Elemental analysis: Hair by AAS

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  • Published: Apr 2, 2017
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Hair today

Atomic absorption spectrometry (AAS) has been used to analyse hair samples from Polish children and adolescents revealing significant differences between metallic elements present in different age groups and between boys and girls.

Atomic absorption spectrometry (AAS) has been used to analyse hair samples from Polish children and adolescents revealing significant differences between metallic elements present in different age groups and between boys and girls.

Recently the analysis of hair has come to the fore in medical diagnostics, biomedical research and in scientific analyses used in crime scene investigation. There are also concerns of toxicity and deficiency of particular metals that might be understood better in terms of different demographics, regions of the world, particular diets and particular living conditions.

Understanding the elemental profile of hair in terms of the presence of heavy metals is therefore useful in finding baselines for particular elements and how they might vary with age and gender. Maria Długaszek and Wojciech Skrzeczanowski of the Institute of Optoelectronics at the Military University of Technology in Warsaw, Poland, have used AAS and classic and principal component (PCA) statistical analyses to look at variations in heavy metal content in boys and girls aged from 1 year to 19 years old. Specifically, the team determined calcium (Ca), magnesium (Mg), zinc (Zn), copper (Cu), iron (Fe), lead (Pb), and cadmium (Cd).

Metallic correlations

The researchers explain in the journal Biological Trace Element Research that, "Many factors determine element content in hair, for instance individual characteristics such as sex, age, functioning of endocrine glands, health condition, effectiveness of absorption and excretion processes, diet, and also natural and occupational environment." With that said, however, they point out how concentrations of different elements in samples of hair is a much more stable reflection of element levels than urine or blood samples. The tips of growing hair will embed an elemental profile as it emerges from the follicle, whereas concentrations in blood and urine and other "living" samples can change on a daily basis, if not by the hour.

The team sampled hair from girls and boys across five age groups corresponding to successive developmental phases (toddlerdom, play age, middle childhood, and adolescence) and also evaluated the relationships between the elements profiled. The results showed differences between concentrations of Ca, Mg, and Zn in girls' and boys' hair and substantial differences between age groups. "In general, larger amounts of Ca, Mg, and Zn as compared to boys' hair have been observed for girls' hair and higher toxic element (Pb, Cd) content for boys were measured in some age groups," the team reports." They suggest that there is an increasing trend for the so-called bioelements (Ca, Mg, Zn) both for girls and boys in all age groups, while for Cu and Fe content, changes are insignificant and even decreased somewhat in adolescence, or more specifically teenage years. The researchers found several elements that correlated with one another, Ca and Mg, Ca and Zn, Mg and Zn, and Pb and Cd. This is perhaps not surprising given that these elemental pairs exist in food and the environment.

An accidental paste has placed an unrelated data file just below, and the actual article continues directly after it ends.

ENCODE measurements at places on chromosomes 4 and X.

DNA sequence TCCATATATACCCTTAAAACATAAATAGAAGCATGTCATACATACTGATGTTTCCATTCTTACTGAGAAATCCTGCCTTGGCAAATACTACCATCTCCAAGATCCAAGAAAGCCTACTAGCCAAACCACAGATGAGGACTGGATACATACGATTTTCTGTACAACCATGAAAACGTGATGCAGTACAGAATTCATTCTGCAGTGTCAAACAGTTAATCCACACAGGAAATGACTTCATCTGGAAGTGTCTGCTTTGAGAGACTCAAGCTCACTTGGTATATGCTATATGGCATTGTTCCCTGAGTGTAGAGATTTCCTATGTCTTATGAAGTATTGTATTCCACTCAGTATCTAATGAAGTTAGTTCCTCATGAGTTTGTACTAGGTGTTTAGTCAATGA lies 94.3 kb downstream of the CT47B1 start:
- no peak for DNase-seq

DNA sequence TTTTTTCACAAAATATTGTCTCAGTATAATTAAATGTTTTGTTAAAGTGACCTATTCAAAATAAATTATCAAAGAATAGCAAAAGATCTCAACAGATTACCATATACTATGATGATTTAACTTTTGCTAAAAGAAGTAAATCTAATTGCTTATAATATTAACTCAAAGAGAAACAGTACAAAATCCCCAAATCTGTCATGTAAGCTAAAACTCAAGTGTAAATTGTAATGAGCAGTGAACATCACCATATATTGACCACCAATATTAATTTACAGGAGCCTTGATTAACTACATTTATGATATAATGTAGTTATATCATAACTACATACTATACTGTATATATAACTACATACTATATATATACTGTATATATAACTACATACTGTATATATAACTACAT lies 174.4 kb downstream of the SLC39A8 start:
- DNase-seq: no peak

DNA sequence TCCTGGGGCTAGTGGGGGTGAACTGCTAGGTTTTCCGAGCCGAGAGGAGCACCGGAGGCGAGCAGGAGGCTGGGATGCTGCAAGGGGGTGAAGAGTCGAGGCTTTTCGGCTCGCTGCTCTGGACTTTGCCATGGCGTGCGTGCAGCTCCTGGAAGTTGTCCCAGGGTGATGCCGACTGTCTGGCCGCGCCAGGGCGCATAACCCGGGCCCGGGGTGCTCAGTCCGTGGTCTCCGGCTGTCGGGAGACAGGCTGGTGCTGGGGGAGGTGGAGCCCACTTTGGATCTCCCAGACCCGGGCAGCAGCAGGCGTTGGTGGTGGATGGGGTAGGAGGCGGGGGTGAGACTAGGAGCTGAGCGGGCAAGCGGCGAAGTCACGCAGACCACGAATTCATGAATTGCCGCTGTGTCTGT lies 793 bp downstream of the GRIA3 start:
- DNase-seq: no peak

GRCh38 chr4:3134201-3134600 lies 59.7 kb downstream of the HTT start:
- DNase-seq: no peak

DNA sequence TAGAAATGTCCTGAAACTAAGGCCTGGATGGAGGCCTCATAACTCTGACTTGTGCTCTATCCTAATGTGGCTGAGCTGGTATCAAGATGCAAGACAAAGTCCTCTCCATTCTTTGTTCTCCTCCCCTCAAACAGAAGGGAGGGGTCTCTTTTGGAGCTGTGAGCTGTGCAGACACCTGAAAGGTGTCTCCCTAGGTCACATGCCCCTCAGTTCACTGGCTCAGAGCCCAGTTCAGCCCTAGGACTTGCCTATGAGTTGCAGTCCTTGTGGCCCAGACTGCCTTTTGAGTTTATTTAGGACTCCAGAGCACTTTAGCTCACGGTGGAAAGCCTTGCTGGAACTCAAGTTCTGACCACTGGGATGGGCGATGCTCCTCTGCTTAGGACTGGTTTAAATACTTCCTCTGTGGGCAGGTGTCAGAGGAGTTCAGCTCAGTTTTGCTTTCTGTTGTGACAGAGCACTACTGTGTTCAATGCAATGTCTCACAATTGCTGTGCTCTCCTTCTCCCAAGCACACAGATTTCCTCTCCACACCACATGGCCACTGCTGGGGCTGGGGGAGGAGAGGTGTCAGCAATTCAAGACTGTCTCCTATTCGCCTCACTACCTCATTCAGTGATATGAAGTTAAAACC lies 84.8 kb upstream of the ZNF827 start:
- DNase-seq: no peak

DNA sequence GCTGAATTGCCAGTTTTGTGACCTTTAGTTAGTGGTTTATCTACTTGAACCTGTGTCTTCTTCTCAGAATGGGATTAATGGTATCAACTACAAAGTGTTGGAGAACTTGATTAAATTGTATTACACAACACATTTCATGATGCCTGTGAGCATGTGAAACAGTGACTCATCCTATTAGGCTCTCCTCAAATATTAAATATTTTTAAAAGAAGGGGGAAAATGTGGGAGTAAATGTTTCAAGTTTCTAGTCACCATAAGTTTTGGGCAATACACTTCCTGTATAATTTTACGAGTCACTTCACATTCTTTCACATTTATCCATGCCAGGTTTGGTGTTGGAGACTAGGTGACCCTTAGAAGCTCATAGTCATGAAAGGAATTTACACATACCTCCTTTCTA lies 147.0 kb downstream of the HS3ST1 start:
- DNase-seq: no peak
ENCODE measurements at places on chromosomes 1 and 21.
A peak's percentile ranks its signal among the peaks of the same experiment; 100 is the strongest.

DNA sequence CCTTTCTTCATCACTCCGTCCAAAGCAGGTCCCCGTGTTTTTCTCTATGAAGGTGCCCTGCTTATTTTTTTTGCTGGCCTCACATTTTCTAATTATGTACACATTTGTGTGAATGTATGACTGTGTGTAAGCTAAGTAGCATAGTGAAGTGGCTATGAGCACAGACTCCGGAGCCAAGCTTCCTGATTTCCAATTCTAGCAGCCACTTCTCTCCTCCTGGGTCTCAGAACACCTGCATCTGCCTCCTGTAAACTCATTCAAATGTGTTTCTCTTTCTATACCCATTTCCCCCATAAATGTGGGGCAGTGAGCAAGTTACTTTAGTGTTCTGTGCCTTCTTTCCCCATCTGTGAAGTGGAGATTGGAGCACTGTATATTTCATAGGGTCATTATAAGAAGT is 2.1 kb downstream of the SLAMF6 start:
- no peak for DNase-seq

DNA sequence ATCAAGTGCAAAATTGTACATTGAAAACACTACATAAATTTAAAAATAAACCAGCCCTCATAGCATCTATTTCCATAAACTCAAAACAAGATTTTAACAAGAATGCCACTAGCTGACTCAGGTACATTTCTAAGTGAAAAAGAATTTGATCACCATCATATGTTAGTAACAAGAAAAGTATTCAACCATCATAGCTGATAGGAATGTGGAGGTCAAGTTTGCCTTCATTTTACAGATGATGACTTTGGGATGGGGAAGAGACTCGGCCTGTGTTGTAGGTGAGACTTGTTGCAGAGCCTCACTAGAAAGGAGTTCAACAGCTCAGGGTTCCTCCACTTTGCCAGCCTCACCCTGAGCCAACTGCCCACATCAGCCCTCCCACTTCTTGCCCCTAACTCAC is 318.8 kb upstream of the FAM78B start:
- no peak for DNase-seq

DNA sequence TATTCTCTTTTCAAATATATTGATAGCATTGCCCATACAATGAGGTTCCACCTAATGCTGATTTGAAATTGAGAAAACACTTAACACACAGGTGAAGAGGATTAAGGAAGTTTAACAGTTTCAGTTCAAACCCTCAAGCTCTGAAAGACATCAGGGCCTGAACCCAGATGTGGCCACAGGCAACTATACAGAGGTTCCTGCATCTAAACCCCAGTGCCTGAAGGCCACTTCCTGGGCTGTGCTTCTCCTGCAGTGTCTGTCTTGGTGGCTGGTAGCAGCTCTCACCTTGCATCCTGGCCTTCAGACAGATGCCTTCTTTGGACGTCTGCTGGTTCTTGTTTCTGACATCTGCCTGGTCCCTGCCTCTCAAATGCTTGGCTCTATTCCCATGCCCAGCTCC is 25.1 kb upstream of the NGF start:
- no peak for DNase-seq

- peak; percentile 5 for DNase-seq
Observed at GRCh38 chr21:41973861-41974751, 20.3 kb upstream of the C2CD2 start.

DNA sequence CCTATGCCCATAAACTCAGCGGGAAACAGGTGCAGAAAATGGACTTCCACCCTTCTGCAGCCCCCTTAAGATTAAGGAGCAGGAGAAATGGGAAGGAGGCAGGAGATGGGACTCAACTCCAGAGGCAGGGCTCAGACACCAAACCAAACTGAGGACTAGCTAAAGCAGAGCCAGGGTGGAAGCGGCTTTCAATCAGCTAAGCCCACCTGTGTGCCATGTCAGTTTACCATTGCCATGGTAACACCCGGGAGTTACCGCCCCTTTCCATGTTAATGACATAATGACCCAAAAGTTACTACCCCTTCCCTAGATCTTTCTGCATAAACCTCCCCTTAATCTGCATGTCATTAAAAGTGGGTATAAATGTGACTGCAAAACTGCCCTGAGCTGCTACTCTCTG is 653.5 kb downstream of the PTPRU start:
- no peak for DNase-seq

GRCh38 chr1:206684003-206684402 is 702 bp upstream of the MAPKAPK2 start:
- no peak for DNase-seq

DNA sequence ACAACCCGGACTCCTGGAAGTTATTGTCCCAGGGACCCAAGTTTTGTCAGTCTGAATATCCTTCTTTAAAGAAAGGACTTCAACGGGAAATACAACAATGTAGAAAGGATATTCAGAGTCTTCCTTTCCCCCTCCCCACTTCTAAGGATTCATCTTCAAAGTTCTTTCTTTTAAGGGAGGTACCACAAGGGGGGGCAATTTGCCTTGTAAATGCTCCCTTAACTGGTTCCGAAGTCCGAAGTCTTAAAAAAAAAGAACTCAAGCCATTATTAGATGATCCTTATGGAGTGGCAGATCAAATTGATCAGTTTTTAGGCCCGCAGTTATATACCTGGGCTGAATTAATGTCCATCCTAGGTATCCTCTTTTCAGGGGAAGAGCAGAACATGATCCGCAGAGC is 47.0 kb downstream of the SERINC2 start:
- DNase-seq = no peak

Nutritional and environmental concerns

"Children and young people are particularly susceptible to adverse environmental conditions and poor nutrition," the team explains. "Therefore, we should pay special attention to fast, safe, and relevant methods of assessing their health." Their approach to elemental analysis of hair could be used in epidemiological studies or more locally in the monitoring of environmental exposure and assessment of nutritional status in individuals or particular at-risk populations.

With this data in hand, the team suggests that further work is now needed to examine hair samples from larger population of young people in various environments. "This should be useful in attempts to create suitable global database for the content of elements in the hair and to evaluate reference values and proper quantitative ratios of essential and toxic elements," they conclude.

We are considering the extension of our research to a group of people over 60 years, since these are people for whom physiological changes related to ageing have an influence on elemental balance, Długaszek told SpectroscopyNOW. Currently, she is working on a large review paper on correlations of elements in various human and animal tissues, bodily fluids and cells based on the team's experimental results obtained using AAS.

Related Links

Biol Trace Elem Res 2017, online: "Relationships Between Element Contents in Polish Children’s and Adolescents’ Hair"

Article by David Bradley

The views represented in this article are solely those of the author and do not necessarily represent those of John Wiley and Sons, Ltd.

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